Tuesday, 12 January 2016
The Fly (1986 version) (4 Stars)
A few months ago a friend of mine created a Facebook group, "1001 films to see before you die". He has a book with that name, and every week he picks a film at random from the book for the group members to watch and comment on. When I first joined the group I was determined to watch all the films he named, but I never started. I usually have concrete plans what I want to watch in a week, so I never got round to watching his films, even if they were films I already owned on DVD or Blu-ray. I finally made an effort and watched "Gentlemen prefer blondes", his last film of 2015, and now I'm watching "The Fly", his first film of 2016. Let's see how long I can keep it up.
As my regular readers know I published my own personal list of the 30 films to watch before you die. You can find the list in the sidebar if you're reading my blog on a computer. Arguably, 30 films isn't enough. I realised when I was compiling the list that I was omitting many wonderful films. I just picked 30 because it's a handy number, one film a day for a month. Most people who make similar lists make a list with 50 or 100 films. If I'd allowed myself 100 films I would have been able to include all the films that I truly consider to be essential viewing. On the other hand, isn't 1001 films too many? That's an average of 10 films every year, if we set the starting point at "Birth of a Nation" in 1915. A list like that could never be complete if the bar is set so low. Every year there will be another 10 films that will have the right to be included. At least with my list of 30 films there will only be one film every three or four years, on average, that I might consider to be included.
Now to the film itself. It's a remake of a famous horror film with the same name made in 1958. I know that people (including myself) argue passionately about whether films should be remade or not, but in this case I'll block the discussion before it starts. What I said was wrong. This isn't a remake. It has different characters and a different plot. The only thing the two films share is the title. If the 1986 film had been given a different name, such as "The Experiment", nobody would have called it a remake. It's too different.
"The Fly" (this version) is about Seth Brundle, a man who has invented teleportation. First he sends inanimate objects from one teleportation pod to another across the room. Then a monkey. Finally himself. The problem is that when he teleports himself there's a second living being in the pod with him: a fly. This was something not allowed for in the computer program, so the result is that the two creatures, the man and the fly, are spliced together at the molecular genetic level. Initially Seth emerges from the pod looking the same. After a few days the first changes become visible and they seem positive: Seth is stronger, more agile and more sexually potent. As time progresses the changes are less appealing. His teeth and his fingernails fall out, and he's only able to nourish himself from liquids.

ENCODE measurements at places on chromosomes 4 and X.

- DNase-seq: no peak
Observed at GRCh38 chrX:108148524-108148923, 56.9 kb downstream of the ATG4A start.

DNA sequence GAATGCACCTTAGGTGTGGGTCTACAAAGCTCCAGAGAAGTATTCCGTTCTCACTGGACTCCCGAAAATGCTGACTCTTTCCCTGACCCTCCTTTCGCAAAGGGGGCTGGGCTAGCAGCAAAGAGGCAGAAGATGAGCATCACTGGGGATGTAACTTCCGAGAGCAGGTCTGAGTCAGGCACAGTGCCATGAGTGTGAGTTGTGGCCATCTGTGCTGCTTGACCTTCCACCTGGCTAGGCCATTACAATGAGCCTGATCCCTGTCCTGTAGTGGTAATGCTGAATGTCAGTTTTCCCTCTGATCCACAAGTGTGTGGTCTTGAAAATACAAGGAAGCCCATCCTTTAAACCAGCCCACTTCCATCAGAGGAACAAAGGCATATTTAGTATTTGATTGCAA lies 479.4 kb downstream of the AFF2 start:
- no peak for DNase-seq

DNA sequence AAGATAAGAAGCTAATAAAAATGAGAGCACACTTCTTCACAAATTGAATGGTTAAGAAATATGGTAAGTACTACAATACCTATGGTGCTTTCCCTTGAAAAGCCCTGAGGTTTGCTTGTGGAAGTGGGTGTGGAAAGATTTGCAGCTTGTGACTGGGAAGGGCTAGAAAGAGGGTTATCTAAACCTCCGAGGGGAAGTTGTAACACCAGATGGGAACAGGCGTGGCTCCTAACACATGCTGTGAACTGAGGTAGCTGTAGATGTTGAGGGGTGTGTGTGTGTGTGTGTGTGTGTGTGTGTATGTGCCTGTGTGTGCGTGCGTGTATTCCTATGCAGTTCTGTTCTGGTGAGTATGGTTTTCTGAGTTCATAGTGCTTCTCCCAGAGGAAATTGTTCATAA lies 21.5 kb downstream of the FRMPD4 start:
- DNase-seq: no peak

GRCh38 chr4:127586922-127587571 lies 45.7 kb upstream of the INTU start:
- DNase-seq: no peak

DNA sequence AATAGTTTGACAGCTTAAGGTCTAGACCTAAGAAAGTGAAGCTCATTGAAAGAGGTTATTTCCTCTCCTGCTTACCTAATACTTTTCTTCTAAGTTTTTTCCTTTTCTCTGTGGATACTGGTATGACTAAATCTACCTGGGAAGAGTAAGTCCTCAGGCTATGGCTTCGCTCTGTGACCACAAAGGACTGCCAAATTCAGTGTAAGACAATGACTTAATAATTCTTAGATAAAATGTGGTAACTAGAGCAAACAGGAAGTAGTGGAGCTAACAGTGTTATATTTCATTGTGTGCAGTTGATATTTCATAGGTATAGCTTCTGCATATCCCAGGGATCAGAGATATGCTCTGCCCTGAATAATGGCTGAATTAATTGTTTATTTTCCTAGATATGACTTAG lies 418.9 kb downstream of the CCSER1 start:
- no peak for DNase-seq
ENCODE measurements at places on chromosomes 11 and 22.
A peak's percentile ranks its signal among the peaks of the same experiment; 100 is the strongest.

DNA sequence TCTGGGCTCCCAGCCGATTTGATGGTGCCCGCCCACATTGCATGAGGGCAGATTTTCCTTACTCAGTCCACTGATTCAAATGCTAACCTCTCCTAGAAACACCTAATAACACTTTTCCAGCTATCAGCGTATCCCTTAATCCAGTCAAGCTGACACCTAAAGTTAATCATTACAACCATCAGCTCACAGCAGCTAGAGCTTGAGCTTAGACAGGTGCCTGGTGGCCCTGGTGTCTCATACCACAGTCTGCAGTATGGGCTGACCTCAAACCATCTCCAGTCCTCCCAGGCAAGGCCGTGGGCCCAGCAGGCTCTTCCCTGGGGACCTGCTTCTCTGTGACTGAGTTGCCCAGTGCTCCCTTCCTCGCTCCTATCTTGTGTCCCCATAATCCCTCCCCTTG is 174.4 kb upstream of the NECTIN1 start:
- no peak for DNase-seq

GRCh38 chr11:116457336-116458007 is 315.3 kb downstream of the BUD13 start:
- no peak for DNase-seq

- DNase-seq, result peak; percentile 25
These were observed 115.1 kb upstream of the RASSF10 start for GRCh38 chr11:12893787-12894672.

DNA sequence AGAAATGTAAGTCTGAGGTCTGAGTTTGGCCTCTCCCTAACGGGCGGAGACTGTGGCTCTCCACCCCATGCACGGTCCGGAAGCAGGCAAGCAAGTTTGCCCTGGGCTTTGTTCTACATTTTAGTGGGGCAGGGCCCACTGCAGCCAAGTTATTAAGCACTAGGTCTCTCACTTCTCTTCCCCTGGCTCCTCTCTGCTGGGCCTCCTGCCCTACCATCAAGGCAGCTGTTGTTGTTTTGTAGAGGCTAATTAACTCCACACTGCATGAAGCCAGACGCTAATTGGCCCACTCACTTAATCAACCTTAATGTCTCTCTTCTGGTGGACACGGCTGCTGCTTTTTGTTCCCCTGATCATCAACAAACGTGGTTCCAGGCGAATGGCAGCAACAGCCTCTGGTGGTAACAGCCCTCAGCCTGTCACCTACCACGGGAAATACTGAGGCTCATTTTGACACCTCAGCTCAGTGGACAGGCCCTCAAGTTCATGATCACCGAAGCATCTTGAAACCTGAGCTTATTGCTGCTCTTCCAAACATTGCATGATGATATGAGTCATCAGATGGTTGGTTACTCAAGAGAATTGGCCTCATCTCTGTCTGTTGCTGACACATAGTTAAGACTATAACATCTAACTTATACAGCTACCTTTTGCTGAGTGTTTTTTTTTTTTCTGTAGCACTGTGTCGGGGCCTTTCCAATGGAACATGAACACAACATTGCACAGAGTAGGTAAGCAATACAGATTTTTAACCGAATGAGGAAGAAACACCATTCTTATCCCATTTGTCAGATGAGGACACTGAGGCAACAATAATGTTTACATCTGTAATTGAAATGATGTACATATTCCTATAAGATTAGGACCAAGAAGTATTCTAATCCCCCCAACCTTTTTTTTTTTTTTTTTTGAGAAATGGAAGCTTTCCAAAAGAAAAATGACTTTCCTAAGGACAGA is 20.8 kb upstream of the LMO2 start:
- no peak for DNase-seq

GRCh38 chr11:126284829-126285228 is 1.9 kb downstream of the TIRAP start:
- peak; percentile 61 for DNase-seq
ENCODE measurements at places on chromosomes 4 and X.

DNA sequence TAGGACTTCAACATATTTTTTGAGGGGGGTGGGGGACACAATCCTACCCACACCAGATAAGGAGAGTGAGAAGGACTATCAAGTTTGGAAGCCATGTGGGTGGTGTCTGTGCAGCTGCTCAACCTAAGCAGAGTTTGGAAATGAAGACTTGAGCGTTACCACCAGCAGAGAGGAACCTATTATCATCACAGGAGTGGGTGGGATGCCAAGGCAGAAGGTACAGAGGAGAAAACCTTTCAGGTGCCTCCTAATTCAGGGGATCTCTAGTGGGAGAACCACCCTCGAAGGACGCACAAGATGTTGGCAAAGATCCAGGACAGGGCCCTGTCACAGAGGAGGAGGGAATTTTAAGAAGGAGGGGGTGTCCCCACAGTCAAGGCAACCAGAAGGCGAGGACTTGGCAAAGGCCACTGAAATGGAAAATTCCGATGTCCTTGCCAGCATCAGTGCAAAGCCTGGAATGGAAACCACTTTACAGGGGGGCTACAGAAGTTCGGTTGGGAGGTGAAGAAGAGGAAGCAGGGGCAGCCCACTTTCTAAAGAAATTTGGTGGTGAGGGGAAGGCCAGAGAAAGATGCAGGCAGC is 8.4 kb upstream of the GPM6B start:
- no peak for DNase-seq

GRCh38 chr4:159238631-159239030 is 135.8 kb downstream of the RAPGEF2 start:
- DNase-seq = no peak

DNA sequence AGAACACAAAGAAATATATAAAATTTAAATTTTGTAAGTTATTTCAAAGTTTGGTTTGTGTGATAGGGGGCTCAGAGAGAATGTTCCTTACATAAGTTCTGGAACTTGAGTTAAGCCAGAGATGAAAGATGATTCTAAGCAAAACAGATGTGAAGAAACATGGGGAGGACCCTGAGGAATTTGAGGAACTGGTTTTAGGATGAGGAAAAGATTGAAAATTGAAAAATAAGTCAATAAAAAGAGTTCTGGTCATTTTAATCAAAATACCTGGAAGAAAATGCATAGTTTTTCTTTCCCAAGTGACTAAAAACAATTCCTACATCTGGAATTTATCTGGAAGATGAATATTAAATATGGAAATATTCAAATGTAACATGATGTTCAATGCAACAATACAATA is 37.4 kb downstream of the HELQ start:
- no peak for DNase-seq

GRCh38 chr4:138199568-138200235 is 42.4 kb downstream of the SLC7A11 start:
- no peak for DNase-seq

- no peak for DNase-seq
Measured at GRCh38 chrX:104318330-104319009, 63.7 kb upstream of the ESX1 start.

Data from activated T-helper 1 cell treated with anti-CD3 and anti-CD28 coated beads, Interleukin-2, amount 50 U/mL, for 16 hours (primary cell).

"The Fly" is also a love story. Seth meets Ronnie, a reporter from a scientific magazine who wants to write about his experiments. At first the relationship is platonic, but friendship turns into lust, and lust turns into love. A complication in the relationship is Ronnie's ex-boyfriend Stathis, who is also her boss. That's an uncomfortable position for anyone to be in. Having to work for your ex-lover? She should have changed her job. In this case it's particularly difficult, because Stathis is a domineering <insert-appropriate-swearword>. He still has a key to Ronnie's apartment and refuses to give it back when she asks. He follows her when she drives away. He suggests that they have sex to relieve the tension at work. I felt anger welling up inside me whenever he appeared on screen. He reminds me of Christian Grey in "50 Shades of Grey". They're both utterly despicable characters.
This is Jeff Goldblum's signature role, which I explained in my review of "The Girl from BIKINI". For me he will always be Seth Brundle. It's not just the quality of his acting. His looks, his madness and his mannerisms are iconic. Who else could have played the part? Geena Davis is perfectly cast as the wide-eyed innocent reporter Ronnie.
The film is a masterpiece. It's David Cronenberg at his best. From the 1970's to the 1990's he made horror films. Over the last 15 years he's turned to making dramas like "Maps to the stars". It's my opinion that he should return to horror. That's what he was best at. The film has hardly dated in the last 30 years. Only the vintage computer systems and Ronnie's 80's hair style make the film look old. The film's only real fault is the dream sequence in the latter half. I hate dream sequences in films. I consider them to be poor script-writing. Something happens, it terrifies the audience, then the person wakes up and surprise! It never really happened. That's poor.
One personal problem I have with the film is the visual horror aspects. I shuddered when I saw Seth's body falling apart. That's something I don't like to see, and it's also a reason why I don't want to watch the film more often. I don't mind gore if it's obviously fake, but I hate scenes which look as if they could really happen.
This isn't a remake, as I've already made clear, but it does pay homage to the old film in a way that casual viewers might miss. The last words spoken by the fly in the 1956 film are, "Help me. Please help me". They're the main unforgettable quote from the film. Seth Brundle speaks these exact words to Ronnie when he realises that his change is for the worse.